Muguruza’s game, as spectacularly ruthless as it can be, often runs the risk of being reckless. She went off the boil after making it to the Wimbledon final last year and has a 22-9 win-loss record in 2016. The hard-working Kerber too has been able to win only one title since her Australian Open triumph and went out in the first round of the French Open.
“It shows how difficult it is to confirm good results," adds Mouratoglou, who is widely seen as one of the major factors behind Williams’ consistency and focus in the past three years.
The one player who has consistently come close to Williams in the past five years is Victoria Azarenka.
The 26-year-old Belarussian is a blend of power and fortitude. A former world No.1, she has two Australian Open titles (2012, 2013) to her name and has reached at least the semi-finals at each of the Grand Slams. She is a relentless competitor, known to stretch the boundaries of sportsmanship every once in a while. Currently ranked No.6 in the world, Azarenka most recently defeated Williams at Indian Wells—6-4, 6-4—in the final.
In the aftermath of Williams’ stunning 2015 season, when she won three of the four Grand Slams, her one-time rival Justine Henin had said Williams was benefitting because “everyone is playing a little bit of the same game". But the exception to that rule is Simona Halep.
“I like Halep because I think she plays a little bit differently. She can do a high ball if she is in defence; she can use slice; she can try to come to the net," Henin, the seven-time Grand Slam champion, had said during an 2015 interview with ESPN.
The 24-year-old Romanian is already a proven performer. Only 5ft, 6 inches, Halep is one of the shortest players on the tour and is self-admittedly in the Henin mould. Though she does not quite have Henin’s grace, poise and variety yet, she has won 12 Women’s Tennis Association titles and made it to the finals at Roland-Garros and the year-ending WTA finals in 2014.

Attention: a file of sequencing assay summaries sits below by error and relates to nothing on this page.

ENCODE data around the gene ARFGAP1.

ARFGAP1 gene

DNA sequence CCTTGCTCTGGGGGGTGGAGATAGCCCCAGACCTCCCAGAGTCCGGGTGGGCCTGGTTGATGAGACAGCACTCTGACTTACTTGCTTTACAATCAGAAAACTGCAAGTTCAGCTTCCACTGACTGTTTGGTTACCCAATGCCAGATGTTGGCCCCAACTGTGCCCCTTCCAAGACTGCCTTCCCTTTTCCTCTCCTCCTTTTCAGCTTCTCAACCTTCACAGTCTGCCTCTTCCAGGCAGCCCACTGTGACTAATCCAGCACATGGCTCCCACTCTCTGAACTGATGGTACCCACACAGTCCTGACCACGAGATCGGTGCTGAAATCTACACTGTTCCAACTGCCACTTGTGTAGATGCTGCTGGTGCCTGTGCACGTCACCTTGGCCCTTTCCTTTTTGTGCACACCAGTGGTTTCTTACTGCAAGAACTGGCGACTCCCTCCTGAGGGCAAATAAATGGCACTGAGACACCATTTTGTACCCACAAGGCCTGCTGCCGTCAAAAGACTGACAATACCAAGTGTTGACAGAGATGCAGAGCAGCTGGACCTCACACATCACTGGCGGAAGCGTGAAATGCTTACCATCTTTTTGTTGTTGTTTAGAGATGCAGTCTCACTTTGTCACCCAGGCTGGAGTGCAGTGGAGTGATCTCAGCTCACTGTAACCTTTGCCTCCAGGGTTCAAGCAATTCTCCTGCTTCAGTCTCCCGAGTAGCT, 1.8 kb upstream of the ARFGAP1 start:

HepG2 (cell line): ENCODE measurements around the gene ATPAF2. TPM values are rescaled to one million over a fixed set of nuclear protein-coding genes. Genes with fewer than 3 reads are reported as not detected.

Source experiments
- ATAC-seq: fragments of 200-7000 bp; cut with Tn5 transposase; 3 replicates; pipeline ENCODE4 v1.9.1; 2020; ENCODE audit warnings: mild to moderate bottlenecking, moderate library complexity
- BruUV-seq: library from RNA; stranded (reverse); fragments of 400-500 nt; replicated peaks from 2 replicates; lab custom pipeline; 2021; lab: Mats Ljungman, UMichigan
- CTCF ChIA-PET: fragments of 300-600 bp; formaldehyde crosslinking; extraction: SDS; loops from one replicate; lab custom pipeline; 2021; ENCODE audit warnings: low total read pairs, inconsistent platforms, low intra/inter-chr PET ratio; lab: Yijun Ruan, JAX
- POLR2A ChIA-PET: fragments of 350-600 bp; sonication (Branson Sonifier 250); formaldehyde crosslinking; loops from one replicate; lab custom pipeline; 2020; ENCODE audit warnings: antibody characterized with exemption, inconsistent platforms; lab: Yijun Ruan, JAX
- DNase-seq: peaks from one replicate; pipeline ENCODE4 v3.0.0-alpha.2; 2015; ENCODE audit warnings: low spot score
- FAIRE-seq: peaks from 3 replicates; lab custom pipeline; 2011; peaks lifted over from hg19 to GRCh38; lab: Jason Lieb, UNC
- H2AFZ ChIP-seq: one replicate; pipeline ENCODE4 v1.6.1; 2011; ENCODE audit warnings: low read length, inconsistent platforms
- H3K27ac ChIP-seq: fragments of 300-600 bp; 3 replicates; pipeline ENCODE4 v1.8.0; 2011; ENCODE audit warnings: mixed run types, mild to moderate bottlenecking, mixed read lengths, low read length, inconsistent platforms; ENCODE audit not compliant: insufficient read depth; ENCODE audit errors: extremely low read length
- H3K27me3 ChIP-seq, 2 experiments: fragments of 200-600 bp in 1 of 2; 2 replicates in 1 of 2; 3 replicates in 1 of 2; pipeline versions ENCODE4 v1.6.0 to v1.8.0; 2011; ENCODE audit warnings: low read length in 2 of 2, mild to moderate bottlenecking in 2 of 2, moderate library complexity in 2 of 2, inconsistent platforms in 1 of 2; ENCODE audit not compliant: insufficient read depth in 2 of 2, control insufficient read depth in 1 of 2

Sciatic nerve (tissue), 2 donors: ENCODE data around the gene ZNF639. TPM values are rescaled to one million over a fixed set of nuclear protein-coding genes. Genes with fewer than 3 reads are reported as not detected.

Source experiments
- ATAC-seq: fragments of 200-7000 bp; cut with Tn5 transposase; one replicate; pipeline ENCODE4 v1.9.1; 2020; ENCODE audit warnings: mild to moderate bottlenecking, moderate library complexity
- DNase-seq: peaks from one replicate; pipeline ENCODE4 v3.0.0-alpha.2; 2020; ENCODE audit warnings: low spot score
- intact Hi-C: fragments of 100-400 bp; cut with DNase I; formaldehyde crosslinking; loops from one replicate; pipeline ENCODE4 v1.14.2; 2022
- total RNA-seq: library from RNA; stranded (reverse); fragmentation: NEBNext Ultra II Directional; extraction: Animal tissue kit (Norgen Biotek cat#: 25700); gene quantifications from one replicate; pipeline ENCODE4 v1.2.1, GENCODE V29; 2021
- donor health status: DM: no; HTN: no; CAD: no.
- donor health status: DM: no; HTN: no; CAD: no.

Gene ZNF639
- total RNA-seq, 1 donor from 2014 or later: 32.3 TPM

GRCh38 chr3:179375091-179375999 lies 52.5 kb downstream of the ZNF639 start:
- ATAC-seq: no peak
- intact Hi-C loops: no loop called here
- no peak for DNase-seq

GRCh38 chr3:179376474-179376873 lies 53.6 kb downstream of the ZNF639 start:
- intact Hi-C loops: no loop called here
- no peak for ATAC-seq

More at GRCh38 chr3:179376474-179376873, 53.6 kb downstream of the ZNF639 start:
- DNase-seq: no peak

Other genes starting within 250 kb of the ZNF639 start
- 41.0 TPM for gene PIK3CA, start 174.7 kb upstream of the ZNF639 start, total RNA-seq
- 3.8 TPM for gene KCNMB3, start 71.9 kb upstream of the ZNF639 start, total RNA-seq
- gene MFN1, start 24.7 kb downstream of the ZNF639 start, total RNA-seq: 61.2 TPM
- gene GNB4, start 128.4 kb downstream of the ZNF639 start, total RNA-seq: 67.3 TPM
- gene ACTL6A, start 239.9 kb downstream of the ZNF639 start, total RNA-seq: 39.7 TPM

While players such as Petra Kvitová, who won Wimbledon in 2011 and 2014, Agnieszka Radwanska and former world No.1 Caroline Wozniacki are constant contenders in Grand Slams, the future of women’s tennis after Williams lies in its younger stars. Leading the young brigade is Switzerland’s Belinda Bencic, who, at 19, is the youngest player in the top 10. She has found her moments in the sun already. At the 2015 Rogers Cup, she beat four top 10 players, including Williams, to take the title.
“I also think that Madison Keys can be dangerous," says Mouratoglou. Keys, a 21-year-old American, is slated to break into the top 10 for the first time on 27 June. “She hasn’t yet found a mental balance to be able to be consistent enough, but she is definitely someone who can win Grand Slams because she is able to hit winners from any part of the court and has a very good serve."
What the younger generation also does not have is the scars of big defeats.
“The young guns definitely have a ton of potential and they don’t overthink as much," says Steckley. They are hungry and fearless. Now that the first two Slams of the year have been won by new champions, this is definitely sending the message to all the girls that if they really give their all there (on the court), they have a chance."
And yet winning a Slam may not be enough to succeed Williams. Her calling has been a superhuman staying power. During her time, three of her keen rivals—Kim Clijsters, Henin and Martina Hingis—have retired, made comebacks and then retired again, and she is still the leading lady in the largely chaotic world of women’s tennis.
“(Samantha) Stosur (2013 US Open winner), Kerber and Kvitová won a Grand Slam and struggled a lot in the following months (after winning a Slam)," says Mouratoglou. “What is important to understand is how the pressure affects players, how it enters their minds and blocks their aptitudes. That is one of the big differences between champions and great players. Once a player wins a Slam, she becomes the one to beat and she suddenly feels she has to perform; she is not allowed to lose."
That’s the pressure Williams has played with for most of her career, and she has usually come out on top. She has been the benchmark, a target they all aim for. It may be difficult to take over the No.1 spot from her, but it will be almost impossible to fill her shoes